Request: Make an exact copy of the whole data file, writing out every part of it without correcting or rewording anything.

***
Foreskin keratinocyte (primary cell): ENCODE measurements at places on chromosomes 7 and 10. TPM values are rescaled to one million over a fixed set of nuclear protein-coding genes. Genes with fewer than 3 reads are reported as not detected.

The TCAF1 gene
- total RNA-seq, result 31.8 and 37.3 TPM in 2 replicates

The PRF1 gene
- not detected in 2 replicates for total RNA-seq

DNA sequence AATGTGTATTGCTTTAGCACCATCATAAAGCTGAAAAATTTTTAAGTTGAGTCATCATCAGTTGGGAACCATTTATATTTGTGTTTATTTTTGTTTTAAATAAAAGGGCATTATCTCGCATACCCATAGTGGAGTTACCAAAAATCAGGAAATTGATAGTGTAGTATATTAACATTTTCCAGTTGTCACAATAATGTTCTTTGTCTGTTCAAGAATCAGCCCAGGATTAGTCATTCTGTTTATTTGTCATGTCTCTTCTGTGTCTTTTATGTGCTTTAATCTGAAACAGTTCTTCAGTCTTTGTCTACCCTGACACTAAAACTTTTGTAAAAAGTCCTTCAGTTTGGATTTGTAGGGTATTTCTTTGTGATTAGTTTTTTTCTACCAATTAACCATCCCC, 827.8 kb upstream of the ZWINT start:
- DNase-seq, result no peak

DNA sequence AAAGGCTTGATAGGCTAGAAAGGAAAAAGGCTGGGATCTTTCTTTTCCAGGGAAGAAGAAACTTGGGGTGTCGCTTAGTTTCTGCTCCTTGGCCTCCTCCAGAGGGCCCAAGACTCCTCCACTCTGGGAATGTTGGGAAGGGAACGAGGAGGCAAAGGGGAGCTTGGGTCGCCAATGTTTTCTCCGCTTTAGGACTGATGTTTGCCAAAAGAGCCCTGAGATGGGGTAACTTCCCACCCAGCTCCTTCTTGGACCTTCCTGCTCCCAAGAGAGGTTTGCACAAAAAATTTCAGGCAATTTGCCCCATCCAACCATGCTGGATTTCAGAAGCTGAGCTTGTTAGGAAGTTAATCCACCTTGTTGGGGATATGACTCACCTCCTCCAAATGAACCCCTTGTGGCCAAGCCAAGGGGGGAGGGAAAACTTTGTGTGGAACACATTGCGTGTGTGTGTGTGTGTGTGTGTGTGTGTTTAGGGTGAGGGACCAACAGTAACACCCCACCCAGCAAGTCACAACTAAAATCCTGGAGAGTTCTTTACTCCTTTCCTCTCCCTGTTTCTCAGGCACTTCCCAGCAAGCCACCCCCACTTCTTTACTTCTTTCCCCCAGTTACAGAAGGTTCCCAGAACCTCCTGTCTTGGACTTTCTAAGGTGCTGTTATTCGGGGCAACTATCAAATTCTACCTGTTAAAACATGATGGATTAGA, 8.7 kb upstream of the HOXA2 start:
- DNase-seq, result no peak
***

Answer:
Foreskin keratinocyte (primary cell): ENCODE measurements at places on chromosomes 7 and 10. TPM values are rescaled to one million over a fixed set of nuclear protein-coding genes. Genes with fewer than 3 reads are reported as not detected.

The TCAF1 gene
- total RNA-seq, result 31.8 and 37.3 TPM in 2 replicates

The PRF1 gene
- not detected in 2 replicates for total RNA-seq

DNA sequence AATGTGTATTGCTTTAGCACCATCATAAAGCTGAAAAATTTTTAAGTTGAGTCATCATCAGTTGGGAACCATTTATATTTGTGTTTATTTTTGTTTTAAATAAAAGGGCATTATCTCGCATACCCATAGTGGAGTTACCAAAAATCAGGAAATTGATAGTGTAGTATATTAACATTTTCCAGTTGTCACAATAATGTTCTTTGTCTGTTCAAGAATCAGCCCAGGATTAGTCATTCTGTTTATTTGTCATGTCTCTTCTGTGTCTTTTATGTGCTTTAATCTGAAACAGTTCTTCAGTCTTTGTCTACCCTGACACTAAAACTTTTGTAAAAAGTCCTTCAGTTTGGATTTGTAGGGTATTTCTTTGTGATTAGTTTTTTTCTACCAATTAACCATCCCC, 827.8 kb upstream of the ZWINT start:
- DNase-seq, result no peak

DNA sequence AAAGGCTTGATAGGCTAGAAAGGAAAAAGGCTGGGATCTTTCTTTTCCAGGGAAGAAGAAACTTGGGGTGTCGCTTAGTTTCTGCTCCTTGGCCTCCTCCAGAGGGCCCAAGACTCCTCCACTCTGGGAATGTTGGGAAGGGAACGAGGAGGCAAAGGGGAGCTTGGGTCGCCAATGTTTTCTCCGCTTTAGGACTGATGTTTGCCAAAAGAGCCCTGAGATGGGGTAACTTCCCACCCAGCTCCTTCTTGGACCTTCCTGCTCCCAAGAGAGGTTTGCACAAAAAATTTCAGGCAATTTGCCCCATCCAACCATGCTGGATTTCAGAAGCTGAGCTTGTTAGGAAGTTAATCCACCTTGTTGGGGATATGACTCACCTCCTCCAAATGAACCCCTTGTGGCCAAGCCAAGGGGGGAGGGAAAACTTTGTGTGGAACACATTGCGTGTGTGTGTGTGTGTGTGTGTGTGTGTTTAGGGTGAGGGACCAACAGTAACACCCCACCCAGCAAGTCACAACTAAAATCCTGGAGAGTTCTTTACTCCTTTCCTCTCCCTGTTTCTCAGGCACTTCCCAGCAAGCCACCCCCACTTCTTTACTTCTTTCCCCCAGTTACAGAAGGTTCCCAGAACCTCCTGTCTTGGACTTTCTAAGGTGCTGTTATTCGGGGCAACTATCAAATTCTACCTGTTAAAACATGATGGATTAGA, 8.7 kb upstream of the HOXA2 start:
- DNase-seq, result no peak